eyes to the true causes of that dreadful Napoleon alone, nor against him and his s visitation which they have su long en- army only, but against the Fronch people, - " dured! We are sorry to be under the against the whole of the French nalion,
necessity of deferring till to-morrow, a who are here denominated, " the willing
nervous and manly address by the Rus- agents of Napoleon, not less ferocious "" sian Minister of the interior, which was 66 than their leader;" who are described "published at Moscow, on the 29th of Oc- as in a state of “general degradacion ; " "Cober. It will be found to contain a most and of whom it is asserted, that of it is " just exposition of the French character, -- " impossible that morality should exist in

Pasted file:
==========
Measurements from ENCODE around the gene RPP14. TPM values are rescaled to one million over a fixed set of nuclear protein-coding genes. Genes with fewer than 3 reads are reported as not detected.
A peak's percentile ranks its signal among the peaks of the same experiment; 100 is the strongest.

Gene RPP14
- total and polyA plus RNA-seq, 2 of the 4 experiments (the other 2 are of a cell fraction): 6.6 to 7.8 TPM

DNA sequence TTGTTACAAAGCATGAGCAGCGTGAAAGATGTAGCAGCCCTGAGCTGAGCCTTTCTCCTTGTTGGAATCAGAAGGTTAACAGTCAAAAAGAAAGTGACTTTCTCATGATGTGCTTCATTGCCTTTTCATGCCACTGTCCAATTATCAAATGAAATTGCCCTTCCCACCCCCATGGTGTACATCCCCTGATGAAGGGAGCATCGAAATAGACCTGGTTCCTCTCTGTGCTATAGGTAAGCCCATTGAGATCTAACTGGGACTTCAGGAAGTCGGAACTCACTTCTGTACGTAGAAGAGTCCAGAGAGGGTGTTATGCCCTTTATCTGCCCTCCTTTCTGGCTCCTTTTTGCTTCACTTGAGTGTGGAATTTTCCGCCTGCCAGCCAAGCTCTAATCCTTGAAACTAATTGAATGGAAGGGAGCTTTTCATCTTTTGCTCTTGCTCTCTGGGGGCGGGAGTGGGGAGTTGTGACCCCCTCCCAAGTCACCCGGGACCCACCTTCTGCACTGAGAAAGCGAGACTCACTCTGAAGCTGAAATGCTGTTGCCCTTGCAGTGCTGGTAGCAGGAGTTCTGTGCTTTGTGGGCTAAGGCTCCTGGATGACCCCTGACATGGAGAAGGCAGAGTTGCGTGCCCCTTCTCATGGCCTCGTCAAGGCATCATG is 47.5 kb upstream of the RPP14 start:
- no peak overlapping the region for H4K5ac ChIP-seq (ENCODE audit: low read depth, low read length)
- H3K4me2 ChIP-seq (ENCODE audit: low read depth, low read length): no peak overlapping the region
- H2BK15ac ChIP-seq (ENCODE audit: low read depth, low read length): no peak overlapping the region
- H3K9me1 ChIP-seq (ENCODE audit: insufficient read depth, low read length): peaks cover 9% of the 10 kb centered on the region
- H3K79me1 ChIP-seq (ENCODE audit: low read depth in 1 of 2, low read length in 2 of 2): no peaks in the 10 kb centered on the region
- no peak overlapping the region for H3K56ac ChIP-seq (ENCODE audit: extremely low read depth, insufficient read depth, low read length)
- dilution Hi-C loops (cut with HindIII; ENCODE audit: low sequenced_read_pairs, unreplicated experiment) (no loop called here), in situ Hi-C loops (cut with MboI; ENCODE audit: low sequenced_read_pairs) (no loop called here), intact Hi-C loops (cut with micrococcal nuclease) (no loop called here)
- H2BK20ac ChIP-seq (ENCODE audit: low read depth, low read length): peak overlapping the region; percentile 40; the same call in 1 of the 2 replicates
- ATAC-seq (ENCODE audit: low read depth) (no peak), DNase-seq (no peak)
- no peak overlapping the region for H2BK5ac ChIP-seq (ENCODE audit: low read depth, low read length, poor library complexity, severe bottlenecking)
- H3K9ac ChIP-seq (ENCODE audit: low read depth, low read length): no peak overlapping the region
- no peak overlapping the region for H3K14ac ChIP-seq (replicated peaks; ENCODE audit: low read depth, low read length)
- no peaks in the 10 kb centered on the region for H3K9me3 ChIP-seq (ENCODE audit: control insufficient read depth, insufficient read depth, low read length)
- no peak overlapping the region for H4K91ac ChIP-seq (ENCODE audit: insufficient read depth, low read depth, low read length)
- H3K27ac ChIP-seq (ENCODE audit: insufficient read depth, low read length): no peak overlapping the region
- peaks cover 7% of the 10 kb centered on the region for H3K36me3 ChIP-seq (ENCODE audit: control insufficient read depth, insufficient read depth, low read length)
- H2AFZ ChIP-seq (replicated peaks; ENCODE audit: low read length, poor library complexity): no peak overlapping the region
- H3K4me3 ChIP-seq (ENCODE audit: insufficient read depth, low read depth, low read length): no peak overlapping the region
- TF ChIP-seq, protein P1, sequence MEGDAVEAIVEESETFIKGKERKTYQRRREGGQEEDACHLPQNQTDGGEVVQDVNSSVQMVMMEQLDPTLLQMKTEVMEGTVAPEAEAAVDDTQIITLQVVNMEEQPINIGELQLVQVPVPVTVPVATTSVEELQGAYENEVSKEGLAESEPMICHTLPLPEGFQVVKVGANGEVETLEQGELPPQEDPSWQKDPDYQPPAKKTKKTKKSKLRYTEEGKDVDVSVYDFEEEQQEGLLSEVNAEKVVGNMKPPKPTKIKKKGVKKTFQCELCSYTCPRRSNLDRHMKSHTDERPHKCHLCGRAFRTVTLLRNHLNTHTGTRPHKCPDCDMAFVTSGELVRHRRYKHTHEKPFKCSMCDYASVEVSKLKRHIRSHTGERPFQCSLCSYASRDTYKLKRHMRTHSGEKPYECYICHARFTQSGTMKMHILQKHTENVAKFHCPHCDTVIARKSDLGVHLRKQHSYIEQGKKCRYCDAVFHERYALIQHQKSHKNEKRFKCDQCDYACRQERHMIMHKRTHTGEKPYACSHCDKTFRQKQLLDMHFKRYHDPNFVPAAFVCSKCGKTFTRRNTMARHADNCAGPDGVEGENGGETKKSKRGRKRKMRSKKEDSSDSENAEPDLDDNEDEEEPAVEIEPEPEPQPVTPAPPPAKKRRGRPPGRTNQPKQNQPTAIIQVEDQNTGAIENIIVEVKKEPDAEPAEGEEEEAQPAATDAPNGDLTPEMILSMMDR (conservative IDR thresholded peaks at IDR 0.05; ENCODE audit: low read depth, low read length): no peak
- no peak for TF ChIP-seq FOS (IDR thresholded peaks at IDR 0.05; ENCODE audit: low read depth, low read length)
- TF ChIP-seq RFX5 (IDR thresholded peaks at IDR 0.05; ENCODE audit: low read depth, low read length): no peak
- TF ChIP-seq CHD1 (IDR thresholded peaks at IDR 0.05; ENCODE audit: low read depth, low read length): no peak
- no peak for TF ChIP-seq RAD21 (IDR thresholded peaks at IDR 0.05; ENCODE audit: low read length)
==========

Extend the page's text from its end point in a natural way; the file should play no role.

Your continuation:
a mosi serious admonition to all who“ such a nation."Now, reader, you 66 walk in the paths, or adopt the princi- will please to observe, that this is quite a “ples, or submit to be associated in the new lone ; you will observe that this is a
practices of such a people. Of the leader one which has not been used since the " and author of their most fagrant crimes, batile of Marengo. While the delusive “it observes, that "the measure of his hope existed of subduing and “clippinig " " iniquity is full. The burning temples, the wings” of France, the press of Enzo " " and the reeking blood of the innoceni, land held this toue ; il then laiked of alig